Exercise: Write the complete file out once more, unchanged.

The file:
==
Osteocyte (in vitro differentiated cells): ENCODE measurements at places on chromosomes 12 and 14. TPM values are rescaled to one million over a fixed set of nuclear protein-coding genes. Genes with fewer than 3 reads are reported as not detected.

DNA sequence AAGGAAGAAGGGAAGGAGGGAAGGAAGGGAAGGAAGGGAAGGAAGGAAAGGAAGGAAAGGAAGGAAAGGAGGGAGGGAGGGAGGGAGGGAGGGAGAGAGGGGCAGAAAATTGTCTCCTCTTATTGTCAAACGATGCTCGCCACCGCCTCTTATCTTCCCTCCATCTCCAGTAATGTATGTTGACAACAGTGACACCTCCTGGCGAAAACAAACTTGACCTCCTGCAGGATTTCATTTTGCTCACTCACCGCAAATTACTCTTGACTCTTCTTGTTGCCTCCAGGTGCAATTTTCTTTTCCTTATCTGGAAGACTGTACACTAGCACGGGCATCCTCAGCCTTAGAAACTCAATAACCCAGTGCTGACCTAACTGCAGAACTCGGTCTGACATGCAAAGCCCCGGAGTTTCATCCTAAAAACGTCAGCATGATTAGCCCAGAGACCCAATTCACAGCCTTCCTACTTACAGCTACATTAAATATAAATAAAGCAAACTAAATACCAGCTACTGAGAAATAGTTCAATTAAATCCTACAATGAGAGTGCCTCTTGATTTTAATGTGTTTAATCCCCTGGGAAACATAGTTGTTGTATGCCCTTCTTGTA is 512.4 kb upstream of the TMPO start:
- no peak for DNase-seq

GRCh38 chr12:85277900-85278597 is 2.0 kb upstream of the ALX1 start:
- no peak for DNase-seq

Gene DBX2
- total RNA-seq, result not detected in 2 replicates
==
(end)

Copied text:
Osteocyte (in vitro differentiated cells): ENCODE measurements at places on chromosomes 12 and 14. TPM values are rescaled to one million over a fixed set of nuclear protein-coding genes. Genes with fewer than 3 reads are reported as not detected.

DNA sequence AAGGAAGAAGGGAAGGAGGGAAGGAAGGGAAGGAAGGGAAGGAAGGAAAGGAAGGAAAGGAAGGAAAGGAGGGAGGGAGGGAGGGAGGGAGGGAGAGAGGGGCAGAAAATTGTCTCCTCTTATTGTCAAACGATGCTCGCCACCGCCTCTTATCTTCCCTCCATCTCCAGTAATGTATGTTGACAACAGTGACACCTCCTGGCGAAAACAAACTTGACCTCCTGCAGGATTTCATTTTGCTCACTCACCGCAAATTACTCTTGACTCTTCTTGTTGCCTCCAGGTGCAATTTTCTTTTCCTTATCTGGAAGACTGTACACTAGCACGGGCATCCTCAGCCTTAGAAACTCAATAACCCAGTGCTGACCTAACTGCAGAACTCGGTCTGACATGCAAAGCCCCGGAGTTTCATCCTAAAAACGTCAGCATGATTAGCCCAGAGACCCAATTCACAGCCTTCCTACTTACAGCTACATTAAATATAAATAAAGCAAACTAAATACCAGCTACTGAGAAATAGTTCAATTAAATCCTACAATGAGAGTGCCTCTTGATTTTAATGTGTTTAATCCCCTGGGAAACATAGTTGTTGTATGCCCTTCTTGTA is 512.4 kb upstream of the TMPO start:
- no peak for DNase-seq

GRCh38 chr12:85277900-85278597 is 2.0 kb upstream of the ALX1 start:
- no peak for DNase-seq

Gene DBX2
- total RNA-seq, result not detected in 2 replicates